Installation view of ZHANG PEILI’s The Only Access, 2018, installation with iron bars and automatic doors, dimensions variable, at “This is Shanghai,” Cunard Building, Liverpool, 2018. All photos copyright Rob Battersby. Courtesy Culture Liverpool.

This Is Shanghai

Various Locations
China United Kingdom

Liverpool and Shanghai have been sister cities since 1999, and if one of the objects of twinning towns is to foster cultural understanding, it would be hard to find a better asset than an exhibition like “This is Shanghai,” held at Liverpool’s Cunard Building with additional works staged across the city’s waterfront. The synecdoche for China’s most populous city began as visitors descended into the dark of the building’s basement gallery, and the aleatoric clanking of Zhang Peili’s The Only Access (2018). Lending an antechamber of iron bars to what would otherwise be an open gallery space, the cage-like work comprises two gates that open and close at random, leading into one side of the gallery or the other. It seemed at first that these entries must grant access at the tripping of some sensor, but after a moment the Kafkaesque reality became clear. The immersive installation evokes a genuine sense of constraint, even anxiety, in a way that works of this kind often claim but rarely manage to do, reflecting the impositions of the Chinese state.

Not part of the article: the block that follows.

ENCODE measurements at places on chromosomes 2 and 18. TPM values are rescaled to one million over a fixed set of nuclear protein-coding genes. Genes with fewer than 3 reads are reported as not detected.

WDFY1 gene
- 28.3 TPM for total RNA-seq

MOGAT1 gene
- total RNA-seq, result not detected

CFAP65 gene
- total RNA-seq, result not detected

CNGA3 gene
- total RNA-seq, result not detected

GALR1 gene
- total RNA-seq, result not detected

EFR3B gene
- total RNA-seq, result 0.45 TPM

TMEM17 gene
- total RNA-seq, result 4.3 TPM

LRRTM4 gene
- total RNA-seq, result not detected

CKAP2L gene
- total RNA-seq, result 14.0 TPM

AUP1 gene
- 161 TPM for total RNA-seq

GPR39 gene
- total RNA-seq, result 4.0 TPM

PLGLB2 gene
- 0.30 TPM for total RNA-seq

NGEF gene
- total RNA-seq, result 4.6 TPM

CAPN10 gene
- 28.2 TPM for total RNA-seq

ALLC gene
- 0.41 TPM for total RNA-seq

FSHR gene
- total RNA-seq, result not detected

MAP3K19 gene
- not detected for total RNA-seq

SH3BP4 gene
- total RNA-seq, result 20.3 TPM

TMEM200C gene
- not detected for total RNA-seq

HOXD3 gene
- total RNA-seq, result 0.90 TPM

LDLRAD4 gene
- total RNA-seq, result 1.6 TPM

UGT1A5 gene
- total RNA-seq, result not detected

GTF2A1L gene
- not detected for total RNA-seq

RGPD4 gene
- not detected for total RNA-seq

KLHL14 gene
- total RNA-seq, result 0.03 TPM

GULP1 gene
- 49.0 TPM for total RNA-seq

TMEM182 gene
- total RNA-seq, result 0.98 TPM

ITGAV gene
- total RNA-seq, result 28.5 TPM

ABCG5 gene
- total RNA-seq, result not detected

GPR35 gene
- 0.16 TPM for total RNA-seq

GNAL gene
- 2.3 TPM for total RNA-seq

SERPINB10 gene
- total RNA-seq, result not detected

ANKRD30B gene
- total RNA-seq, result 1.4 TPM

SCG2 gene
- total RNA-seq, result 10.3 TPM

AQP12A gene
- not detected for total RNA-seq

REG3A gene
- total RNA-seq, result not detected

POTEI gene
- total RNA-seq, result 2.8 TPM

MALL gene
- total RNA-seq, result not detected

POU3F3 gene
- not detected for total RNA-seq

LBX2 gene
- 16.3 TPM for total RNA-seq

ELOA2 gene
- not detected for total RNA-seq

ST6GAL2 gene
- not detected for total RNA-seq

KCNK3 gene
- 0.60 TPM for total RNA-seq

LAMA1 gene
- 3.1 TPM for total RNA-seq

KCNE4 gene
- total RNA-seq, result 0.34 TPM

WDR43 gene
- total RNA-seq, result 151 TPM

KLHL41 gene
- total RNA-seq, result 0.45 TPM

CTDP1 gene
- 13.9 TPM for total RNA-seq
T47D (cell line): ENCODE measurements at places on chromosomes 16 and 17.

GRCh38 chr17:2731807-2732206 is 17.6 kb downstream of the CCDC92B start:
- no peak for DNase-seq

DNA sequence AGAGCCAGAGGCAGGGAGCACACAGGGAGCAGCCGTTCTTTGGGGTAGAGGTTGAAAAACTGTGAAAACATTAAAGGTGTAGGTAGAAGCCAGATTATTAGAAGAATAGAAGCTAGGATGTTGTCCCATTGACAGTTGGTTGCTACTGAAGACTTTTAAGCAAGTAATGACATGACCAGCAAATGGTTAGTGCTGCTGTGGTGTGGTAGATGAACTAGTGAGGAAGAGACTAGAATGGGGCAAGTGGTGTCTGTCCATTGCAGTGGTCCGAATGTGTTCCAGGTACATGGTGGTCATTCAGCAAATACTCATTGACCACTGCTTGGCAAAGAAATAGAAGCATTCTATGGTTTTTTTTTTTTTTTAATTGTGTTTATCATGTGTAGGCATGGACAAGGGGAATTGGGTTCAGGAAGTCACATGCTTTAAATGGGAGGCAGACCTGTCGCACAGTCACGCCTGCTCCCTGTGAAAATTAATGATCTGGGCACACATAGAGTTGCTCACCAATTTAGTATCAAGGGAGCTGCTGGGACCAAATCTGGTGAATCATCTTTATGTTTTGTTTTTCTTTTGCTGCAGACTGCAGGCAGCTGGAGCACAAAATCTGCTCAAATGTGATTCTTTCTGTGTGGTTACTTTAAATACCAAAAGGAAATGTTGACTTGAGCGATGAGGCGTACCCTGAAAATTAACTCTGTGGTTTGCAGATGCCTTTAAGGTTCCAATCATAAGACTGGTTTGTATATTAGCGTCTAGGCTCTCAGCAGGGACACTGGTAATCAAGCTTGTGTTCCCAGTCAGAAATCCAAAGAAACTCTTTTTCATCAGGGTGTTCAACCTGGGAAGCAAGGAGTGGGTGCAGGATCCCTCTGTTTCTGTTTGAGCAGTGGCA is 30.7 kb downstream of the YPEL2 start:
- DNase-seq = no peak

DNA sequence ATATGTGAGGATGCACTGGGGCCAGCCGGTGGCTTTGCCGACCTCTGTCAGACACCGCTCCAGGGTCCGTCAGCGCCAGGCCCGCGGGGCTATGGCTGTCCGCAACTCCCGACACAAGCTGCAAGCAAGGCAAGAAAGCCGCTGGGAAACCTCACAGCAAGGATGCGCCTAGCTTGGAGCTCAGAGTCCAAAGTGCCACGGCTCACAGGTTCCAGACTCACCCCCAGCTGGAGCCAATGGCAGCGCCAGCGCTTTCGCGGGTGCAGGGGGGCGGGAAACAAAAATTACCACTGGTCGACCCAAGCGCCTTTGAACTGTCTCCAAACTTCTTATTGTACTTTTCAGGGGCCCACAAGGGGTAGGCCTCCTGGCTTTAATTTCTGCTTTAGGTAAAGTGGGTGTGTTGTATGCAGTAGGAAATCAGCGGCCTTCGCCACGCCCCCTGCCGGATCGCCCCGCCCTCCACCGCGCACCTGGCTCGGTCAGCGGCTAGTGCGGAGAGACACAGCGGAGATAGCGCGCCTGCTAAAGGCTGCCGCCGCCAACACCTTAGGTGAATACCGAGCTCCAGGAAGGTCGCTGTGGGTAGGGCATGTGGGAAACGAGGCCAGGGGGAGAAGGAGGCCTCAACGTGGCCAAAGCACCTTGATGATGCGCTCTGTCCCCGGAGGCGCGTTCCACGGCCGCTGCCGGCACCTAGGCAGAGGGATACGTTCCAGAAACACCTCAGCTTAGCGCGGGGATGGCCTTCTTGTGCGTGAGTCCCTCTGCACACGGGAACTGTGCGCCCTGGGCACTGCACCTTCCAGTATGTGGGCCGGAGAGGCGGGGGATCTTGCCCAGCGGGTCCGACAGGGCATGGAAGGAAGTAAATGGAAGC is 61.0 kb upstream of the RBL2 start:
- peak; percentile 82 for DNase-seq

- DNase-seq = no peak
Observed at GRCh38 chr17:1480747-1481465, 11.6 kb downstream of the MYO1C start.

Installation view of YANG ZHENZHONG’s Disinfect, 2015, six-channel silent video: 15 min, at “This is Shanghai,” Cunard Building, Liverpool, 2018. 

YANG ZHENZHONG, Let’s Puff, 2002, still from two-channel video installation: 14 min 29 sec.

If this arbitrary authority had the visitor enter through the left
gate, their first encounter was with two works by Yang Zhenzhong, both of which engage with the rapid urbanization of Shanghai. In Disinfect (2015), six residents of the city are projected in a line, each of them gesturing furiously such that, in the dark, they seem
to emerge from the wall as they silently vent their frustrations at urban life. In Let’s Puff (2002), two projections face each other
on either side of an alcove. In one, a young woman blows in the direction of the other, causing point-of-view footage of a stroll down Nanjing East road to fast forward with each puff, creating both a comical illusion of cause and effect, and suggestion an airy instability to life in the modern city.

In this same part of the gallery was a sound installation by Yu Ji. Sharing the Losing (2018) consists of a collection of partly dismantled bicycles lying at different angles, their pedals and wheels turning automatically to sing a low, whirring dirge. The work comments on the culture of sharing bicycles in China, and prompts a sense of loss. At one time, bicycles in the country were precious, lovingly maintained possessions produced in classic styles and by only a handful of manufacturers. Since the introduction of communal bicycles, however, thousands of these vehicles have been abandoned in public spaces, stripped of the joy and romance that these devices—which connect so closely to the body, like an extension of the self—are capable of inspiring. This isn’t to say, however, that Yu ignores the benefits and pleasure shared bicycles can bring. A second part of the project—which was unfortunately cancelled that day due to health and safety concerns—would have seen visitors taking the old bikes from the gallery to ride around the Liverpool waterfront while listening to a kind of second-person audio tour of Shanghai, connecting the two spaces, and the experiences thereof, across various sensual lines.